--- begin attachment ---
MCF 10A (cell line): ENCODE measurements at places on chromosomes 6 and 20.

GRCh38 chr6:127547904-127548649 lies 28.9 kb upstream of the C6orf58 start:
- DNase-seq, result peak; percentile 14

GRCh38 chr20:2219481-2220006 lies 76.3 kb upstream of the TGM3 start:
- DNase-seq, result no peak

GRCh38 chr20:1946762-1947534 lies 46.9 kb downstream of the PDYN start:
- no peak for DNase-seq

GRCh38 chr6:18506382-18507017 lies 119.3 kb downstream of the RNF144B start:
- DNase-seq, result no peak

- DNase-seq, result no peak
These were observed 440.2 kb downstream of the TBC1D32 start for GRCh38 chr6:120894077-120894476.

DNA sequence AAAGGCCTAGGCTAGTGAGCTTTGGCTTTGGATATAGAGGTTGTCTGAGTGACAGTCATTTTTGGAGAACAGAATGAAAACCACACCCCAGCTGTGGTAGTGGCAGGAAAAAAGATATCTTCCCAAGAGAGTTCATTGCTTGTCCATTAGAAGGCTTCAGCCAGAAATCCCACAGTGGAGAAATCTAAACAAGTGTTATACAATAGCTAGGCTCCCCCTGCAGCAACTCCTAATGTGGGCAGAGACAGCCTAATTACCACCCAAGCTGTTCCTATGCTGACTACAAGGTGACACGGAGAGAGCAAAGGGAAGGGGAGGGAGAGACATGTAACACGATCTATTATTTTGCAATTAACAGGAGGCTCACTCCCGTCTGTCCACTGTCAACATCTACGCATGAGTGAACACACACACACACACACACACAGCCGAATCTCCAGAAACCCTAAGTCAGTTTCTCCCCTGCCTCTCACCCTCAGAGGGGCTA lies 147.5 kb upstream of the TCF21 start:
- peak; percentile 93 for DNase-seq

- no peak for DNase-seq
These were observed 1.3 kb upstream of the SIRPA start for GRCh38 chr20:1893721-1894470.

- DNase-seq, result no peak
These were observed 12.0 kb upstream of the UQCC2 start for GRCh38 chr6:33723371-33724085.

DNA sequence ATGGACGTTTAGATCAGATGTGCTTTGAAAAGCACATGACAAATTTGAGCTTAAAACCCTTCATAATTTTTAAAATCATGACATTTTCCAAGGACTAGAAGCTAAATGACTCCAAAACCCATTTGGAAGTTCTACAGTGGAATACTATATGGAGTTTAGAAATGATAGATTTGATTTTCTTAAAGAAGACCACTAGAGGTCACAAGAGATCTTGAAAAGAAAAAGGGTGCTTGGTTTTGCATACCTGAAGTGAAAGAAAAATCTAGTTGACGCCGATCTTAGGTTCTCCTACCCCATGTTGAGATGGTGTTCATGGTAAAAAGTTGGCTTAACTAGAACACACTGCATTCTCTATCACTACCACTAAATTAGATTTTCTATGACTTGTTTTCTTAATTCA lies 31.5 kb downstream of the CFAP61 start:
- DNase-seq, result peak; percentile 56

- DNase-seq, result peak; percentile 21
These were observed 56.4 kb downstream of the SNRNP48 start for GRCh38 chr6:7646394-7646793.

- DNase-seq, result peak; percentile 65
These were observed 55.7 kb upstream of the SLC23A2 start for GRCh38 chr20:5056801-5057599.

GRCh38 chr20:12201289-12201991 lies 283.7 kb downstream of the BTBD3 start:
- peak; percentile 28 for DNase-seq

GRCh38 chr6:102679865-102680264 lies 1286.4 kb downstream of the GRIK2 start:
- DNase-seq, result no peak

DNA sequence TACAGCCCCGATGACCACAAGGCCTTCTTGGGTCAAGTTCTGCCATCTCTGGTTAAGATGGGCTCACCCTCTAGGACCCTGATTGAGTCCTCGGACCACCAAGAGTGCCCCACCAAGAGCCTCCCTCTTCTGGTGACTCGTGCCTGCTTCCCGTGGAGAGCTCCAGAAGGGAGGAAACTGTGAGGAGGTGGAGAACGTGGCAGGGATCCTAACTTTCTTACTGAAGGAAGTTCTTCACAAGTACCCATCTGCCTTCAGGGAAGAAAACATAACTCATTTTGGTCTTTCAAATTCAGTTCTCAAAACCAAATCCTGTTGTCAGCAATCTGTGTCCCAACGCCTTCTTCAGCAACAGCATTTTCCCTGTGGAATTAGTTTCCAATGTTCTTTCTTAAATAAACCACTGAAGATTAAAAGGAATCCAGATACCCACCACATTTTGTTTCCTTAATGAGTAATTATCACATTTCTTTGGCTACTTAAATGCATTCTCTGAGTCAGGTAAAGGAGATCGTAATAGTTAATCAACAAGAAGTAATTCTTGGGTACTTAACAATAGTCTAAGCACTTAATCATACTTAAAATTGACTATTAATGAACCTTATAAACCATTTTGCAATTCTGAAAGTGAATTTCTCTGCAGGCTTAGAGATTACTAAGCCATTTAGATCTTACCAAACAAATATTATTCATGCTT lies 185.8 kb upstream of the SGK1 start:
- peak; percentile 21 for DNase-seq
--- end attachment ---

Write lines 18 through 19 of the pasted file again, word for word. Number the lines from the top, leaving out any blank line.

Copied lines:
DNA sequence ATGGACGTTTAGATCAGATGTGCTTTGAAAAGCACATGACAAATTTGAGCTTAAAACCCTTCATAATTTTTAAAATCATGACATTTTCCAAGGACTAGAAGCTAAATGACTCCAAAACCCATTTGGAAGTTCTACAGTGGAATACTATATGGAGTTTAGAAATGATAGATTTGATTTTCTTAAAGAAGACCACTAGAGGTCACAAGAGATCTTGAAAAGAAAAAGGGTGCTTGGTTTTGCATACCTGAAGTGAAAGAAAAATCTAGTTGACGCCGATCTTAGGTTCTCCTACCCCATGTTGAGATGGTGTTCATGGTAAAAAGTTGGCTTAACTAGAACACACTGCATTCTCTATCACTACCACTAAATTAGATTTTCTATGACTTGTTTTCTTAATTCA lies 31.5 kb downstream of the CFAP61 start:
- DNase-seq, result peak; percentile 56